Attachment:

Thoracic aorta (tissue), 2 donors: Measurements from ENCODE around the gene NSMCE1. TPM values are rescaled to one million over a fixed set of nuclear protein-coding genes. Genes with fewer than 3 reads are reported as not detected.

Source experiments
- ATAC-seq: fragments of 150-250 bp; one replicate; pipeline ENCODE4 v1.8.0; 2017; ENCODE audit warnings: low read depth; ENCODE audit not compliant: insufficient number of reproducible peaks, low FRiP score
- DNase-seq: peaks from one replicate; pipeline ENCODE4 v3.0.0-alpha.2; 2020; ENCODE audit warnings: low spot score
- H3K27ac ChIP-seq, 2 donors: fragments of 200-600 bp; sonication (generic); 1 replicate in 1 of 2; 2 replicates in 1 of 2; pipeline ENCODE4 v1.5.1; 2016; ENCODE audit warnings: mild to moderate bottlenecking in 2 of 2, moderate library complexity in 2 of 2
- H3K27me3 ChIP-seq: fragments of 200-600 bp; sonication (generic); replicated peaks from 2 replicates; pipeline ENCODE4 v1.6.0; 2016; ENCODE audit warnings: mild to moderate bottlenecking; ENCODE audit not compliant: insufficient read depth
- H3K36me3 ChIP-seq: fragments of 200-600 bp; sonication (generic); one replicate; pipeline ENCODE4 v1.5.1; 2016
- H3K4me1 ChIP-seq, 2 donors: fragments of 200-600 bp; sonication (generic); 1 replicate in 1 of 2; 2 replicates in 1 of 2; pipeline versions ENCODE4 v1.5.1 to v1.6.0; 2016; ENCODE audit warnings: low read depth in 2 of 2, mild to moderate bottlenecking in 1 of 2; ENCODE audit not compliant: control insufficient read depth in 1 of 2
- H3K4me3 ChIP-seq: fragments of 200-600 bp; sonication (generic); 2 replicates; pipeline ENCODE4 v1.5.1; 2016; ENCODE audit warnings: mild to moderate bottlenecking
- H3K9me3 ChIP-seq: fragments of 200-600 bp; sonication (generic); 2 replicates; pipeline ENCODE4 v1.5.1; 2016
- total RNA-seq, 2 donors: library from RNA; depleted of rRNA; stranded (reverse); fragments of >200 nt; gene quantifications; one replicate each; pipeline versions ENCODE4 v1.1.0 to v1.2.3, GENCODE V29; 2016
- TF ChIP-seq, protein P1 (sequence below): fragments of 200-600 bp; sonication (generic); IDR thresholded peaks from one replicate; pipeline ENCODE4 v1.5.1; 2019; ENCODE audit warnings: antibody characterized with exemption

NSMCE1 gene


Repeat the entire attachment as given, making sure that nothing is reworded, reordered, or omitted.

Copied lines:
Thoracic aorta (tissue), 2 donors: Measurements from ENCODE around the gene NSMCE1. TPM values are rescaled to one million over a fixed set of nuclear protein-coding genes. Genes with fewer than 3 reads are reported as not detected.

Source experiments
- ATAC-seq: fragments of 150-250 bp; one replicate; pipeline ENCODE4 v1.8.0; 2017; ENCODE audit warnings: low read depth; ENCODE audit not compliant: insufficient number of reproducible peaks, low FRiP score
- DNase-seq: peaks from one replicate; pipeline ENCODE4 v3.0.0-alpha.2; 2020; ENCODE audit warnings: low spot score
- H3K27ac ChIP-seq, 2 donors: fragments of 200-600 bp; sonication (generic); 1 replicate in 1 of 2; 2 replicates in 1 of 2; pipeline ENCODE4 v1.5.1; 2016; ENCODE audit warnings: mild to moderate bottlenecking in 2 of 2, moderate library complexity in 2 of 2
- H3K27me3 ChIP-seq: fragments of 200-600 bp; sonication (generic); replicated peaks from 2 replicates; pipeline ENCODE4 v1.6.0; 2016; ENCODE audit warnings: mild to moderate bottlenecking; ENCODE audit not compliant: insufficient read depth
- H3K36me3 ChIP-seq: fragments of 200-600 bp; sonication (generic); one replicate; pipeline ENCODE4 v1.5.1; 2016
- H3K4me1 ChIP-seq, 2 donors: fragments of 200-600 bp; sonication (generic); 1 replicate in 1 of 2; 2 replicates in 1 of 2; pipeline versions ENCODE4 v1.5.1 to v1.6.0; 2016; ENCODE audit warnings: low read depth in 2 of 2, mild to moderate bottlenecking in 1 of 2; ENCODE audit not compliant: control insufficient read depth in 1 of 2
- H3K4me3 ChIP-seq: fragments of 200-600 bp; sonication (generic); 2 replicates; pipeline ENCODE4 v1.5.1; 2016; ENCODE audit warnings: mild to moderate bottlenecking
- H3K9me3 ChIP-seq: fragments of 200-600 bp; sonication (generic); 2 replicates; pipeline ENCODE4 v1.5.1; 2016
- total RNA-seq, 2 donors: library from RNA; depleted of rRNA; stranded (reverse); fragments of >200 nt; gene quantifications; one replicate each; pipeline versions ENCODE4 v1.1.0 to v1.2.3, GENCODE V29; 2016
- TF ChIP-seq, protein P1 (sequence below): fragments of 200-600 bp; sonication (generic); IDR thresholded peaks from one replicate; pipeline ENCODE4 v1.5.1; 2019; ENCODE audit warnings: antibody characterized with exemption

NSMCE1 gene